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Category:    Home > Reviews > Documentary > Filmmaking > Australia > Horror > Erotica > Science Fiction > Not Quite Hollywood (2008/Documentary/Australian Filmmaking/Magnolia/MagNet DVD)

Not Quite Hollywood (2008/Documentary/Australian Filmmaking/Magnolia/MagNet DVD)


Picture: C+     Sound: B-     Extras: B     Documentary: B



Australia has been a location for many big budget films, yet so many other films have been made Down Under and many never even reached the states.  Without hardly any auteur director to speak of, the films made have ranged from visiting auteurs like Nicolas Roeg’s landmark Walkabout, to stuffy art films by Peter Weir and one that was not (The Cars That Ate Paris) who would not always stay there like Russell Mulcahy (Highlander, The Shadow) or George Miller (Mad Max) who would at least return sometimes.  Then there were the comedies and genre films that were so bold and far out thanks to the effects of the counterculture in Australia that they became known as Oz-Ploitation.  Mark Hartley’s Not Quite Hollywood (2008) is an excellent documentary about these films.


Having seen more of them than most in the U.S., I can say that they have their moments and some are must-see films.  Others may not be as interesting, but still worth seeing simply because they are so different.  This runs over 100 minutes and they still did not have enough time to cover everything.  Interviewing Quentin Tarantino was a great idea, but I just wished they found some big fans and/or fan club to talk to at least a few fans from the time who still celebrate this cycle.


The films tend to be exceptionally violent at time, feature plenty of nudity and action to rival their Hollywood and U.S. Indie counterparts, while a few even inspired and influenced films in The States.  The only issue is that there is a false argument that develops here that creates a split between art and exploitation films but not dealing with any in-between.  Maybe there is a lack of visionaries in Australia, though we meet some here just the same, but it still became a cinema of distinction and that is minus the stuffy films like Picnic At Hanging Rock and others stuck in the past.  It is the kind of film that extended to nearby New Zealand, as attacked by Lee Tamahari’s Once Were Warriors in 1994.


Highlight films include Night Of Fear, Turkey Shoot, Stone and the original version of Long Weekend (recently remade as the impressive Nature’s Grave, reviewed elsewhere on this site), but some would seem to defy reason in how they got made and how several of them were even hits.  However, since films in and about the edgy side of Australia were not commonplace until this cycle, all that lack of product for a current audience caused many a hit where there otherwise would be none, so that explains that.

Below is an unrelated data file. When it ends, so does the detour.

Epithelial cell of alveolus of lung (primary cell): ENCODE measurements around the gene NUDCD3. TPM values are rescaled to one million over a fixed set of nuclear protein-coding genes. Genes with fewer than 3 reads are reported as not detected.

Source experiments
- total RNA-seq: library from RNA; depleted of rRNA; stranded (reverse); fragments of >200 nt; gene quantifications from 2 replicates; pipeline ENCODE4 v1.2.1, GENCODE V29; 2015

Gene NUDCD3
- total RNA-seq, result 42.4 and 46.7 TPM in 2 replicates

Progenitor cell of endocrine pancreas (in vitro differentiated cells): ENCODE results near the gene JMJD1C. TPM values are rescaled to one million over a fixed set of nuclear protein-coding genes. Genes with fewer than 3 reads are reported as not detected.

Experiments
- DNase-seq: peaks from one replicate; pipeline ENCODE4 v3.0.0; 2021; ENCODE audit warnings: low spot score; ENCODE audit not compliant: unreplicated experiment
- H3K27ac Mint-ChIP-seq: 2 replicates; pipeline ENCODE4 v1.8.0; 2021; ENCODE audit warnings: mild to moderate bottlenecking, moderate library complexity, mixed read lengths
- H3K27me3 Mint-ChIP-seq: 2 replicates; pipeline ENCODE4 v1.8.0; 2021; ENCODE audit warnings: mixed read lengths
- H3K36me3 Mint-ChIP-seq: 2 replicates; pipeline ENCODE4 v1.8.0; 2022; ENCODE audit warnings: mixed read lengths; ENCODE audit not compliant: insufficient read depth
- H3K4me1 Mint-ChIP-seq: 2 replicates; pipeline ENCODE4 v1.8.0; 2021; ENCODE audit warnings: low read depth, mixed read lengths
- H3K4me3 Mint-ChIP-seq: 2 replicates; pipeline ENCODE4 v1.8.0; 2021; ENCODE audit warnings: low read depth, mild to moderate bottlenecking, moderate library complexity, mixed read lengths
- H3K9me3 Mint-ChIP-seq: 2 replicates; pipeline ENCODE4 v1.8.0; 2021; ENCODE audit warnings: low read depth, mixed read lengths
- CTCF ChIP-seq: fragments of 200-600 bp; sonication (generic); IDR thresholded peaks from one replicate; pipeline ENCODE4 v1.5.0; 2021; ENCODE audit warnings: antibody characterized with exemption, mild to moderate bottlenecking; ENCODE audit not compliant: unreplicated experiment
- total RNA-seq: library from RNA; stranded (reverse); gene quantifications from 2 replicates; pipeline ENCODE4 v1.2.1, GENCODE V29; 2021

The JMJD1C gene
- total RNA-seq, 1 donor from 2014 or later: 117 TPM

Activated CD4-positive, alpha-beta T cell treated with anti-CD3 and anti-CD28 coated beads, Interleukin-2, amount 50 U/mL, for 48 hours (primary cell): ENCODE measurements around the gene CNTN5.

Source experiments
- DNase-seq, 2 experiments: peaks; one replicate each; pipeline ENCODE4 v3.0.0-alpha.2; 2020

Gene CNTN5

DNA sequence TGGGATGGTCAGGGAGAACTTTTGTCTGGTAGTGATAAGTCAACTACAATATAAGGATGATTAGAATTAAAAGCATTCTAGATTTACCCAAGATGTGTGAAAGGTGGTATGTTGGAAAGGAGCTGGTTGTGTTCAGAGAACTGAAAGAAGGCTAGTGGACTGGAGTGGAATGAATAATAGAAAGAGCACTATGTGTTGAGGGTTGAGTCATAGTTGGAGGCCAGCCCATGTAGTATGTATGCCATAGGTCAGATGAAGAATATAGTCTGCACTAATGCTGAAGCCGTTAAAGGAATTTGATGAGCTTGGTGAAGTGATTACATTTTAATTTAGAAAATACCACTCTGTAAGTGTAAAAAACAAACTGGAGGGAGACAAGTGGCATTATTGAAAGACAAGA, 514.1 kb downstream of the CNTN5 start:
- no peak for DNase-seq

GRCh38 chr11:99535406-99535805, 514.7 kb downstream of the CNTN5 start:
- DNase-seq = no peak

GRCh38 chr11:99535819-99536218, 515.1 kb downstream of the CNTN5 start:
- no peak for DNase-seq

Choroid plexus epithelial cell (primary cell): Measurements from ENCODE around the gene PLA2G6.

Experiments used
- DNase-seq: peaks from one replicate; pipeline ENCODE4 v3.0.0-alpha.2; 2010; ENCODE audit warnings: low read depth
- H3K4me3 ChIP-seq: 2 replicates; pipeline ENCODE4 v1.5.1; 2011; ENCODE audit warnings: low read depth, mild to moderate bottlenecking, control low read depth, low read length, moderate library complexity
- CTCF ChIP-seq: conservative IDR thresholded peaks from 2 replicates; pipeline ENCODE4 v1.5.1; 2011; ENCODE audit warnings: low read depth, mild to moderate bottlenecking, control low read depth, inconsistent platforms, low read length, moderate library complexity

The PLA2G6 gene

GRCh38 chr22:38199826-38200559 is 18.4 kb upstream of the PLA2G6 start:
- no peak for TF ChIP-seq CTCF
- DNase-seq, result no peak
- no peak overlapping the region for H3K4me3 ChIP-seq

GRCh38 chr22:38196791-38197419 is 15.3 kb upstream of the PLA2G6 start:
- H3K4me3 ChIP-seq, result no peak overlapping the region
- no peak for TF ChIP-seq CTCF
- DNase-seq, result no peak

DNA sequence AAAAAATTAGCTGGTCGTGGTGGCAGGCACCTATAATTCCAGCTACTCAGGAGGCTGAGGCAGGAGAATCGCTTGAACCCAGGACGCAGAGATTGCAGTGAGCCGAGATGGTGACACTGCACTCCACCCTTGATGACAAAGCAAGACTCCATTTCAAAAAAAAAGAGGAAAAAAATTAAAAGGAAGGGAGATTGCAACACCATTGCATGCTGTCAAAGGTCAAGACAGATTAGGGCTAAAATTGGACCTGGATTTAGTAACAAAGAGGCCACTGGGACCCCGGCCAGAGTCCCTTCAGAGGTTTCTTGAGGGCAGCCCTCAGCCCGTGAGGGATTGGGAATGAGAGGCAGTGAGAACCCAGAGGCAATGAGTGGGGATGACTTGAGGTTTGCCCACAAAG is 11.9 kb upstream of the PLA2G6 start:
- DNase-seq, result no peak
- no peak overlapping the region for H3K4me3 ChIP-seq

Some genre films that should have worked and were hits (namely Patrick and Harlequin) made the same mistakes later Hammer Films would and did not always have a new angle on stories we had already seen told better.  You will also learn about stars you have never heard of but should have, like sex symbol Abigail (who also appeared on their version of Match Game at the time entitled Blankety Blanks, also reviewed elsewhere on this site) and how serious and committed these filmmakers were to having a cinema.  There is not enough of this anywhere today.


All serious film fans should catch this one!



The anamorphically enhanced 1.78 X 1 image is a good mix of new HD-shot footage and classic film clips, along with other items (like animation) that adds up to a good if varied presentation.  The Dolby Digital 5.1 mix is a little better than the Dolby 2.0 Stereo, but most of the films are monophonic and the interviews simple stereo, so the newer (and older stereo versions of the music come across best.


Extras are many and include a feature length audio commentary with the filmmakers hosted by the director, deleted & extended scenes that are so good that this could have been a mini-series, Image Gallery, Original Theatrical Trailer, vintage audio interview with Richard Franklin, Tarantino interviews Brian Trenchard-Smith and Funding Pitches by Tarantino and John D. Lamont.



For more about the films discussed, we have the following links for you to learn more about the films:


OZ-Ploitation V.1 & V.2






Howling 3 – The Marsupials



Mad Dog Morgan (w/The American Way)






Death Race 2000 (a sort of take-of of The Cars That Ate Paris)



Number 96 – The Pantyhose Strangler




You can also use the search engine and enter a title, genre or the words “Australia” or “Umbrella” for the Australia home video company whose product we cover all the time.



-   Nicholas Sheffo


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